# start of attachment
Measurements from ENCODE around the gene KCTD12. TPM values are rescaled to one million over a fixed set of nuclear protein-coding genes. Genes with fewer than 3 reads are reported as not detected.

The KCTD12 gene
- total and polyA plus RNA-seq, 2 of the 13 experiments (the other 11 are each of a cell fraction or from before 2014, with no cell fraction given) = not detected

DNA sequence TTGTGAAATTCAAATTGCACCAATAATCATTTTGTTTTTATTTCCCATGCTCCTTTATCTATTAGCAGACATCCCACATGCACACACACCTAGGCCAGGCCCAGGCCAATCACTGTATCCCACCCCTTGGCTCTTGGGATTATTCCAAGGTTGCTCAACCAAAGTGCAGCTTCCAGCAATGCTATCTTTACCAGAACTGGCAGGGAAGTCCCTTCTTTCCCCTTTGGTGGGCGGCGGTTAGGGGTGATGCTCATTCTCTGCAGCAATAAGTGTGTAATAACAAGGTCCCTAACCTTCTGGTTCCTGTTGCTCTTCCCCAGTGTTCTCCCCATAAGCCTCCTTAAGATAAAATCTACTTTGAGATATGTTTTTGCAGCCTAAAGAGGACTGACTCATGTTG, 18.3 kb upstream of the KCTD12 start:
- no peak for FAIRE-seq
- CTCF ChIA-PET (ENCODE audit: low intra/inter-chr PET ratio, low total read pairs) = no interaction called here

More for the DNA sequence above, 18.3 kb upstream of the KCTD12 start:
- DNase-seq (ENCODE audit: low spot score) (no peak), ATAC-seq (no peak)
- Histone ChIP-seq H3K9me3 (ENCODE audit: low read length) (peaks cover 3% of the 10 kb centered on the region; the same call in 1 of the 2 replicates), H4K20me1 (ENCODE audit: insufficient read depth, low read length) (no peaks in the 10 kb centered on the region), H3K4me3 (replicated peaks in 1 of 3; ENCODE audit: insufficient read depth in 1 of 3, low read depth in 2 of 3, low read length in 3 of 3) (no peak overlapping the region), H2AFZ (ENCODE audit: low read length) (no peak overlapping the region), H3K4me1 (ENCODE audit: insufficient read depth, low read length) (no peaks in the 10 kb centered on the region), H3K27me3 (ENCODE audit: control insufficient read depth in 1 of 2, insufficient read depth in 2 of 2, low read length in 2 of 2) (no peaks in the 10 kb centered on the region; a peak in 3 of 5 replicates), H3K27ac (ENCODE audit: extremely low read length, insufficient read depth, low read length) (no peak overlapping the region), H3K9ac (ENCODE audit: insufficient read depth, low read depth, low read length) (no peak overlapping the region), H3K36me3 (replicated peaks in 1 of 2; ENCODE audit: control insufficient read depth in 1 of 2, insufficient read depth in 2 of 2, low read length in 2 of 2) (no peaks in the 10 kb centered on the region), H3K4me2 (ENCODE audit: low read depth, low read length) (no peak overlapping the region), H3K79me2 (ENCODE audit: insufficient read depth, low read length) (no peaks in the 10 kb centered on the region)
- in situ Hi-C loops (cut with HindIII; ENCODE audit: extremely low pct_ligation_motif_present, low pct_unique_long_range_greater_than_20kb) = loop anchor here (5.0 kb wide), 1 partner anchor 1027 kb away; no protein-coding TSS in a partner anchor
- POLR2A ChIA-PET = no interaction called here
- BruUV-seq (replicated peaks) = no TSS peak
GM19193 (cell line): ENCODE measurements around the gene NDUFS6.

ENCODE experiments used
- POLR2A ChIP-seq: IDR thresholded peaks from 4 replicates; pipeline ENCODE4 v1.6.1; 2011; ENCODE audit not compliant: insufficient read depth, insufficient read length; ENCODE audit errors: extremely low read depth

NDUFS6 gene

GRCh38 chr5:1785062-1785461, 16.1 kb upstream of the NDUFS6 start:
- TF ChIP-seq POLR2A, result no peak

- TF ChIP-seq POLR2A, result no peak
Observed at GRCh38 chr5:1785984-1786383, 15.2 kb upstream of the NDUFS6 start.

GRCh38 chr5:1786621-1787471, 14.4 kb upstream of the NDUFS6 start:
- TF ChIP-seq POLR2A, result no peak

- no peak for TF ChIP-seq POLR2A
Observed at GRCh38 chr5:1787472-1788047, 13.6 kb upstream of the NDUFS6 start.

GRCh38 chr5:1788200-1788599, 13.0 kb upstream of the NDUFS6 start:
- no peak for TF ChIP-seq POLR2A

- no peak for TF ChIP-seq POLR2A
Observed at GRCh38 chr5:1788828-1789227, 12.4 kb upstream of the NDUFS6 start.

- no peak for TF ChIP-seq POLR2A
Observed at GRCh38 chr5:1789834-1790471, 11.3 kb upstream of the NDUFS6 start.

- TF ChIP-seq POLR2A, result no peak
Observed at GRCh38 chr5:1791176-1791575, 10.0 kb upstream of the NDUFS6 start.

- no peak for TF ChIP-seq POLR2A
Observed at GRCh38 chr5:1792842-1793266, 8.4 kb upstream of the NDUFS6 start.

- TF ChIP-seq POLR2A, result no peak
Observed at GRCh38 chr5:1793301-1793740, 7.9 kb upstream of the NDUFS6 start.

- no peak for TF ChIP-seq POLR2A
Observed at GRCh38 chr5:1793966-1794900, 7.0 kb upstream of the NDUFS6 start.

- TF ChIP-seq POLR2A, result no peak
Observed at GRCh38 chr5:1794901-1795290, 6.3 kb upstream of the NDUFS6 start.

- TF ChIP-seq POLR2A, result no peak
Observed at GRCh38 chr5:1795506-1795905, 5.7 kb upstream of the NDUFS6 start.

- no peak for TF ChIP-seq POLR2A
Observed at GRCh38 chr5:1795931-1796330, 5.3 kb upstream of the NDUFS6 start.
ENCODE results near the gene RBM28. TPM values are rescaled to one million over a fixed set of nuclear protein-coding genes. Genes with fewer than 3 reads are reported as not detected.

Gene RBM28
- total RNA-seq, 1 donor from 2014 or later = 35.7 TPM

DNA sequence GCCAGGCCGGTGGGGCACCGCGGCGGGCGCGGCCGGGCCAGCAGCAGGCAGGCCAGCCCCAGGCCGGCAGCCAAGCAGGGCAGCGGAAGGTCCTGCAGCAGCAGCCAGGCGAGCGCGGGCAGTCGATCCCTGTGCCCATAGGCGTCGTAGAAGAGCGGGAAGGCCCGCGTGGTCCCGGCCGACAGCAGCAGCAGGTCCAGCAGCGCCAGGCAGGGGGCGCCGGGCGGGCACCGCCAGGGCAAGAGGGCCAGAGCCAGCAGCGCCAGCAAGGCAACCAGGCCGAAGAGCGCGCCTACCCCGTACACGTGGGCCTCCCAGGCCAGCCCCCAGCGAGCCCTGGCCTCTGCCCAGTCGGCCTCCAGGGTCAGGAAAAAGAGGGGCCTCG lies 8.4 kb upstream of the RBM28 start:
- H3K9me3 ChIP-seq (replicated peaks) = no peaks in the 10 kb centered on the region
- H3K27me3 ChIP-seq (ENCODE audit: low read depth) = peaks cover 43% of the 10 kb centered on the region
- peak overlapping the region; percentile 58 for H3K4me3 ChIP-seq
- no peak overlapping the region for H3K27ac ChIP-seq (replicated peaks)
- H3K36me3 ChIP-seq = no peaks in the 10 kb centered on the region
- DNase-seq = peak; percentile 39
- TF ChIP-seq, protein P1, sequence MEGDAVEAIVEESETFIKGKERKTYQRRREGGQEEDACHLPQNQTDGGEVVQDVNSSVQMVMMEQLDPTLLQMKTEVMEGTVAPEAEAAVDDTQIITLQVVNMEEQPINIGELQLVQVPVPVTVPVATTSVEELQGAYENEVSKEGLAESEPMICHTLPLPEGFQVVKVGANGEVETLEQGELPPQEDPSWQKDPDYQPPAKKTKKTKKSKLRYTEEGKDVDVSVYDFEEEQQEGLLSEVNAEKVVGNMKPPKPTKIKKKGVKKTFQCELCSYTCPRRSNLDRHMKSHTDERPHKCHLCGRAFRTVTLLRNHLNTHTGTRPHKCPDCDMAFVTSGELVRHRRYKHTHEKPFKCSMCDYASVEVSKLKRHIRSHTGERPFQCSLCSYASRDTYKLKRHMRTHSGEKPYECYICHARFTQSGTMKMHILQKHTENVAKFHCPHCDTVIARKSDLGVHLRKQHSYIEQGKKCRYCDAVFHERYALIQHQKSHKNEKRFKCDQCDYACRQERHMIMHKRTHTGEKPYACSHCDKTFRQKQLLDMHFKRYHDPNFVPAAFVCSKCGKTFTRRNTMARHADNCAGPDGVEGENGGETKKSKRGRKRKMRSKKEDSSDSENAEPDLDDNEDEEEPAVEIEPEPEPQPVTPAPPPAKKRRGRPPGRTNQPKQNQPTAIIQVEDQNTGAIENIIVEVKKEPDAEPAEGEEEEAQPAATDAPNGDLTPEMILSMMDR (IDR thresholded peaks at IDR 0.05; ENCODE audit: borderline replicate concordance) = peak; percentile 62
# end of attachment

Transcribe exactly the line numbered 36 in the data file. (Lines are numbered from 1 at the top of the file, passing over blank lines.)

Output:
Observed at GRCh38 chr5:1793301-1793740, 7.9 kb upstream of the NDUFS6 start.